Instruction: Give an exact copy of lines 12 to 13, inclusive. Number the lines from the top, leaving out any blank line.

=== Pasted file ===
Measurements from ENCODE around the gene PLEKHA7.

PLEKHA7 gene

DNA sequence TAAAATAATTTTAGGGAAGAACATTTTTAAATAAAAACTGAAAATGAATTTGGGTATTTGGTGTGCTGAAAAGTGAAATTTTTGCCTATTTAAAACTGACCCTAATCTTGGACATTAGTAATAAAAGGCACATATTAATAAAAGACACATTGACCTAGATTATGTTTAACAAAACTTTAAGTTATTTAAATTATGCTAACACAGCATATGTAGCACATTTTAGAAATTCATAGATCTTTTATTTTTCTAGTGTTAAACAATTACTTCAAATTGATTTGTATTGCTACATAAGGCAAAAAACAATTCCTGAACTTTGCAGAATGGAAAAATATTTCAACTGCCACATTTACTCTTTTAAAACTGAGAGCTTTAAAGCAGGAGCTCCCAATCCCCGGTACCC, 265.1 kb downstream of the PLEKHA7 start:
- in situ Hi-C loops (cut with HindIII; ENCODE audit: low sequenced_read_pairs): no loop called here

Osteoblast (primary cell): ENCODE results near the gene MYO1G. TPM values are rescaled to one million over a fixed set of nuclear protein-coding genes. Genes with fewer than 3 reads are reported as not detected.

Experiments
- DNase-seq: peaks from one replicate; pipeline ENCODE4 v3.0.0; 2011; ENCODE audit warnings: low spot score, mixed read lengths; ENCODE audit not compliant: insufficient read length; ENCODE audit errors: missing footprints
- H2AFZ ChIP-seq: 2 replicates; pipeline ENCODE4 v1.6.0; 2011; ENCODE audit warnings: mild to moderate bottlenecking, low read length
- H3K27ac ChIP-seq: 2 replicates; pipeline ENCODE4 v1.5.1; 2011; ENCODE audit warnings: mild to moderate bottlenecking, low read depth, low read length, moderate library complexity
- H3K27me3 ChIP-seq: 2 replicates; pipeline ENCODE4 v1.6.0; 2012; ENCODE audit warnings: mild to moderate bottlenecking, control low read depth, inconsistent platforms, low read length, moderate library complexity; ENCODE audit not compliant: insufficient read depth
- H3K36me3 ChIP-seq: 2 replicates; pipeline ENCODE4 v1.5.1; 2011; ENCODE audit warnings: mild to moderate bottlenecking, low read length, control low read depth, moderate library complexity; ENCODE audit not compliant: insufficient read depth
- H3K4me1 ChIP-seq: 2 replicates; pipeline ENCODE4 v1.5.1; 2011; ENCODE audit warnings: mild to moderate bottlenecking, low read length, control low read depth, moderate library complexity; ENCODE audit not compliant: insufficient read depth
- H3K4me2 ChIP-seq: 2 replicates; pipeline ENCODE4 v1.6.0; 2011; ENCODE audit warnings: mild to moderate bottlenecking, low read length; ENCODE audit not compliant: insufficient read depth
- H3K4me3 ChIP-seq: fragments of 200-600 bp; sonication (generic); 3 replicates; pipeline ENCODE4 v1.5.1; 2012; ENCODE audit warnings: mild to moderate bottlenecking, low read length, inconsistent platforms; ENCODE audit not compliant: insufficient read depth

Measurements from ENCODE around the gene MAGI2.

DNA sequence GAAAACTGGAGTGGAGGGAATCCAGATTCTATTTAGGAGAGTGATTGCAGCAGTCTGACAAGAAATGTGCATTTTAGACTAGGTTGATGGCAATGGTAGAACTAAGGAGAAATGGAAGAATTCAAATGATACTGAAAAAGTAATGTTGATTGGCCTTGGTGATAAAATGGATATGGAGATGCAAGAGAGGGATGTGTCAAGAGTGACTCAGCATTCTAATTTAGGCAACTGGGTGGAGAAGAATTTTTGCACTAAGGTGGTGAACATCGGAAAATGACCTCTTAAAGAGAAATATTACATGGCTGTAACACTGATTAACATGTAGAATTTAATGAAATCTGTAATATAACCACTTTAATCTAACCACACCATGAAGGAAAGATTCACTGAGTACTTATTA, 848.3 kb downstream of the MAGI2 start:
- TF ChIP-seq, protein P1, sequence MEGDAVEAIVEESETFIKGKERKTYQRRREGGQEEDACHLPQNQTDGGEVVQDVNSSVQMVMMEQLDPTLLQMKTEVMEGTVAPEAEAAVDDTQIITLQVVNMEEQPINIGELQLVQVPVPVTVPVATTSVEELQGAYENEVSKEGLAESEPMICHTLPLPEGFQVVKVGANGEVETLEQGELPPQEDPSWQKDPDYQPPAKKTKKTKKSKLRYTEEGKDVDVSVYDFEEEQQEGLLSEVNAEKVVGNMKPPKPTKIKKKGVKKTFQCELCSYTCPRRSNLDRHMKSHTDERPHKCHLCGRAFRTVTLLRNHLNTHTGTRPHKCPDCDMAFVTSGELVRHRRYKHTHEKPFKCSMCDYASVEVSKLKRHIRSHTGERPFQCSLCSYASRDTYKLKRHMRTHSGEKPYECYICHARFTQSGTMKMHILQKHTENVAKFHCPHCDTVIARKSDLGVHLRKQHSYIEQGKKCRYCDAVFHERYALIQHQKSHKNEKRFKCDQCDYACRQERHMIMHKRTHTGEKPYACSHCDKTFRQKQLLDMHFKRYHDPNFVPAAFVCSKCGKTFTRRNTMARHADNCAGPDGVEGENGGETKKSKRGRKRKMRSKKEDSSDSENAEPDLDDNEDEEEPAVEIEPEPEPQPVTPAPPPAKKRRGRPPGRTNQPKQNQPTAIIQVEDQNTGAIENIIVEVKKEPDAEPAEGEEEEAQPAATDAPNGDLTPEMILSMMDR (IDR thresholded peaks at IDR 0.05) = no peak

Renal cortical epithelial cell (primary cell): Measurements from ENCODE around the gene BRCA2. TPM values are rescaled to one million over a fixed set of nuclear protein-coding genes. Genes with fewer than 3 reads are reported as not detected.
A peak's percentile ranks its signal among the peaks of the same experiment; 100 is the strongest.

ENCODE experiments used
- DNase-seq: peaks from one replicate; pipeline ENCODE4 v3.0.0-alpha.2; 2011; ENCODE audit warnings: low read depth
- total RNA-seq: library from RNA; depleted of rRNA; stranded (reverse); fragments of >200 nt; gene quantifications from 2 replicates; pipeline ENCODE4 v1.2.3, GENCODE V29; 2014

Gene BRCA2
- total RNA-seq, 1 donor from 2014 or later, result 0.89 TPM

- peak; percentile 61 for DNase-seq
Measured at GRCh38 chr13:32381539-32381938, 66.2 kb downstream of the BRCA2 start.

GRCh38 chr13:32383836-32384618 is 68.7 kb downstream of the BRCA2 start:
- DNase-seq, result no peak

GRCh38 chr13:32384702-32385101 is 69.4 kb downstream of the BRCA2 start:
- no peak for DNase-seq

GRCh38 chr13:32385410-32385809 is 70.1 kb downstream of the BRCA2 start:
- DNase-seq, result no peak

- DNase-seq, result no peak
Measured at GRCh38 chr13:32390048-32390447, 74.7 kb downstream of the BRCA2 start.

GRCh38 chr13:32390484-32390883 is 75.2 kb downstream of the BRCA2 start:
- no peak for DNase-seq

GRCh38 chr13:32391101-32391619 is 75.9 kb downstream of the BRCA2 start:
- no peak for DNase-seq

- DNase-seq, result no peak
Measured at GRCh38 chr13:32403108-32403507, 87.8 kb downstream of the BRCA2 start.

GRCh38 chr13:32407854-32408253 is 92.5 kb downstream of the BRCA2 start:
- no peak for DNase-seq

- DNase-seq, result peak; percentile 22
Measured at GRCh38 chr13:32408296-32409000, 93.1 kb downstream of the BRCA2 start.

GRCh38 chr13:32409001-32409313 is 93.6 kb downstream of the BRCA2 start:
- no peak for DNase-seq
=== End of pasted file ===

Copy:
- H3K4me1 ChIP-seq: 2 replicates; pipeline ENCODE4 v1.5.1; 2011; ENCODE audit warnings: mild to moderate bottlenecking, low read length, control low read depth, moderate library complexity; ENCODE audit not compliant: insufficient read depth
- H3K4me2 ChIP-seq: 2 replicates; pipeline ENCODE4 v1.6.0; 2011; ENCODE audit warnings: mild to moderate bottlenecking, low read length; ENCODE audit not compliant: insufficient read depth